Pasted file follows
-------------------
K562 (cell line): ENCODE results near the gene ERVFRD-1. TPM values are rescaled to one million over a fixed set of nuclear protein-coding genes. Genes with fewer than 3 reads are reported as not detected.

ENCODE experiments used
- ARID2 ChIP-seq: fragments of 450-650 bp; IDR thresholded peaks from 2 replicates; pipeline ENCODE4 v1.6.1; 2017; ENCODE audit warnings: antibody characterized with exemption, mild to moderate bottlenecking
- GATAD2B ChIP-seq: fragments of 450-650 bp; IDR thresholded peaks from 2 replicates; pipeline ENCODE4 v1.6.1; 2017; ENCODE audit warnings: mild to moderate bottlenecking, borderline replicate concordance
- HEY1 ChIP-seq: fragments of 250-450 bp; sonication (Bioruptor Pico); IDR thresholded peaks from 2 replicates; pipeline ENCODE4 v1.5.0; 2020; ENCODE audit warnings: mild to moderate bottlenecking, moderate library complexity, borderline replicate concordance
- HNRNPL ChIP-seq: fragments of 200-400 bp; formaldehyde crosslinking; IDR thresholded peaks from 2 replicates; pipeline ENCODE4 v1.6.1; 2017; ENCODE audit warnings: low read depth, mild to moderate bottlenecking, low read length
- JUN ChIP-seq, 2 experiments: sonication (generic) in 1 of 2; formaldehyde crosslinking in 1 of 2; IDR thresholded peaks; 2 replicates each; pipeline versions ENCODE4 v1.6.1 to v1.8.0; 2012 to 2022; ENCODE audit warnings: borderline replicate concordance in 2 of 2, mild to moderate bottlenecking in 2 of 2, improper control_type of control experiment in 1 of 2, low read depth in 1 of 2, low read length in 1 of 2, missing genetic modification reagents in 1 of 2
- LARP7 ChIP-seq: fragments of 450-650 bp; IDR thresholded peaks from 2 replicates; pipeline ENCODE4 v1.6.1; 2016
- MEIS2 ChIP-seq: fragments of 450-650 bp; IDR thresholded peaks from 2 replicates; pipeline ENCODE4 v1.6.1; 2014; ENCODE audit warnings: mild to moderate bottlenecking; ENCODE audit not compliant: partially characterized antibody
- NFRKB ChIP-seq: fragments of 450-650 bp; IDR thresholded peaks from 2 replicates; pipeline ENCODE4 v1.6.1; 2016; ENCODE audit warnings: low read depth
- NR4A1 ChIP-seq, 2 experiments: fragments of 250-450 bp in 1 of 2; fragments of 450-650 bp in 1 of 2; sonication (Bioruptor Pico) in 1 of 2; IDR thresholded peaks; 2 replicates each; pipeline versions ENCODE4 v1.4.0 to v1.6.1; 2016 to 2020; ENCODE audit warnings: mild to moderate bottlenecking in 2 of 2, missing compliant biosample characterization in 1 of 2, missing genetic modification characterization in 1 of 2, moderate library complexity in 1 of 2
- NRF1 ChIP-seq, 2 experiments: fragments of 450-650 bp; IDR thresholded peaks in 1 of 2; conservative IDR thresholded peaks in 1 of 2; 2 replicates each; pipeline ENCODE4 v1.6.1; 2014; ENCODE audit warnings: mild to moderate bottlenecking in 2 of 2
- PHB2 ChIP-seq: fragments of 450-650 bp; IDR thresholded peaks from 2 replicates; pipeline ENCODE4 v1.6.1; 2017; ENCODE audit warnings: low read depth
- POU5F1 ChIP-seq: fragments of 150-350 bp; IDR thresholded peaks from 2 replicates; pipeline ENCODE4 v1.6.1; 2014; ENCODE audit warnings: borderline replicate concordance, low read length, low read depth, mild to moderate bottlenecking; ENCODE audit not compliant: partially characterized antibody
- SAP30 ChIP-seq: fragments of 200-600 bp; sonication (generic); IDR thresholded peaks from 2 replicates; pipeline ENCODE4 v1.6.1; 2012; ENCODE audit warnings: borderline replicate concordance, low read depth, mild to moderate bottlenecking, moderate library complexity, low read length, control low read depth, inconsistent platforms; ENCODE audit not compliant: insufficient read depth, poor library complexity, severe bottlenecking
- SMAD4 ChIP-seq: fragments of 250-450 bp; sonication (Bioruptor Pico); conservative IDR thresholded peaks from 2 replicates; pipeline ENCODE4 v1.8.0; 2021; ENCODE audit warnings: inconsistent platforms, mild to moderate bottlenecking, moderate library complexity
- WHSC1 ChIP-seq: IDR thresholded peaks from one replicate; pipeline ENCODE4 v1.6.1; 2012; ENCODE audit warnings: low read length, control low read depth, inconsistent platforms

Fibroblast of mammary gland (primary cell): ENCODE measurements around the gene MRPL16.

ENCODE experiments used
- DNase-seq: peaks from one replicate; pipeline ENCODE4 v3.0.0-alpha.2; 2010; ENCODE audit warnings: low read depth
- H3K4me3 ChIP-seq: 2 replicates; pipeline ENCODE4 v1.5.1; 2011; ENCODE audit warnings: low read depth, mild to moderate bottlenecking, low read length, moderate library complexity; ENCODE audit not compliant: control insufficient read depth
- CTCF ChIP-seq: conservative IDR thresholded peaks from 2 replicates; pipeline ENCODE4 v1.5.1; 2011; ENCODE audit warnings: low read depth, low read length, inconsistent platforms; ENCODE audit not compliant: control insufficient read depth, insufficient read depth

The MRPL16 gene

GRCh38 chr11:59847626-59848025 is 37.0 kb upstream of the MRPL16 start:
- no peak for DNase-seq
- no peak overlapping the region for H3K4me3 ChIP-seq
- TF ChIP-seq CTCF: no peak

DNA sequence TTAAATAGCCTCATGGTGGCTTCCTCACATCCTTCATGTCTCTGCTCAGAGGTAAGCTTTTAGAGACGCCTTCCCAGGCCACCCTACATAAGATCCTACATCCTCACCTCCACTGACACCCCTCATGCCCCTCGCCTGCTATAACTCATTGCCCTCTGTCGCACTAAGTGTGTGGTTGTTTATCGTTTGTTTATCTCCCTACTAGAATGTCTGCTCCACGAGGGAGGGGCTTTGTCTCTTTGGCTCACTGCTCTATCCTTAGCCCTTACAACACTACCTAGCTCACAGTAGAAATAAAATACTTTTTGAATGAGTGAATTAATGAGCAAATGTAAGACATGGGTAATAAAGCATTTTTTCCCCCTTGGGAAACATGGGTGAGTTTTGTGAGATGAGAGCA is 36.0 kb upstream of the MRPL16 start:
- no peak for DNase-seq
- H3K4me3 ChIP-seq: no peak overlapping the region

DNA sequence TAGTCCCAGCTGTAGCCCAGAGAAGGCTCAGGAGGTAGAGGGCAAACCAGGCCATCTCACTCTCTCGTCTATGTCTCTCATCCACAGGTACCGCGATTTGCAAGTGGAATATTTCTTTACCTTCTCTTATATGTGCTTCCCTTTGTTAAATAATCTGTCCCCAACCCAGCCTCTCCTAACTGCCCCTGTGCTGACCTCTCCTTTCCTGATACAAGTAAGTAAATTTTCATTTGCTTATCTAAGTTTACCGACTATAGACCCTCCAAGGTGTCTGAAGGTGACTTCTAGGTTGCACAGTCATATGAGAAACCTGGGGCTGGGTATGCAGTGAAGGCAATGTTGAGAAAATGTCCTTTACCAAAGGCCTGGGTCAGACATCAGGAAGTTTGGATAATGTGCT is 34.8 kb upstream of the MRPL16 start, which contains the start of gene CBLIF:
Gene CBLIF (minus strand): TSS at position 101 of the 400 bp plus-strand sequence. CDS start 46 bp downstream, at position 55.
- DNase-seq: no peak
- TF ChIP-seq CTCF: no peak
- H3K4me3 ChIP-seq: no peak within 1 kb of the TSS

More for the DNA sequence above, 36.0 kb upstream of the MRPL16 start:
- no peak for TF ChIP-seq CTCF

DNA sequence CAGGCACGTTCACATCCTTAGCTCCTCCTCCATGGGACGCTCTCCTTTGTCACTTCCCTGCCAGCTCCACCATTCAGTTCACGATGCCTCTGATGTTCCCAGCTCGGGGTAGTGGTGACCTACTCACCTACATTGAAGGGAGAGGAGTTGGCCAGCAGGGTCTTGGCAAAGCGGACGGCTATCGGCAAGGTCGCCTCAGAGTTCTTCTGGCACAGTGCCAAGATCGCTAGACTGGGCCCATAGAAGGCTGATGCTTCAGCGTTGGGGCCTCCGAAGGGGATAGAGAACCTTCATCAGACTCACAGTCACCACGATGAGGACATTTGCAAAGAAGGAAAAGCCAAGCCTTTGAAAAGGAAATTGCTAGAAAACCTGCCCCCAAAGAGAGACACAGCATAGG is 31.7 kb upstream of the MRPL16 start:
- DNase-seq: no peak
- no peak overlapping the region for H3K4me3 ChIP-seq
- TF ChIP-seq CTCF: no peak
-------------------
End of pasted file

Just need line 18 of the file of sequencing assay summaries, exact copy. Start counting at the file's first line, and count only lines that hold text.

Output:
Fibroblast of mammary gland (primary cell): ENCODE measurements around the gene MRPL16.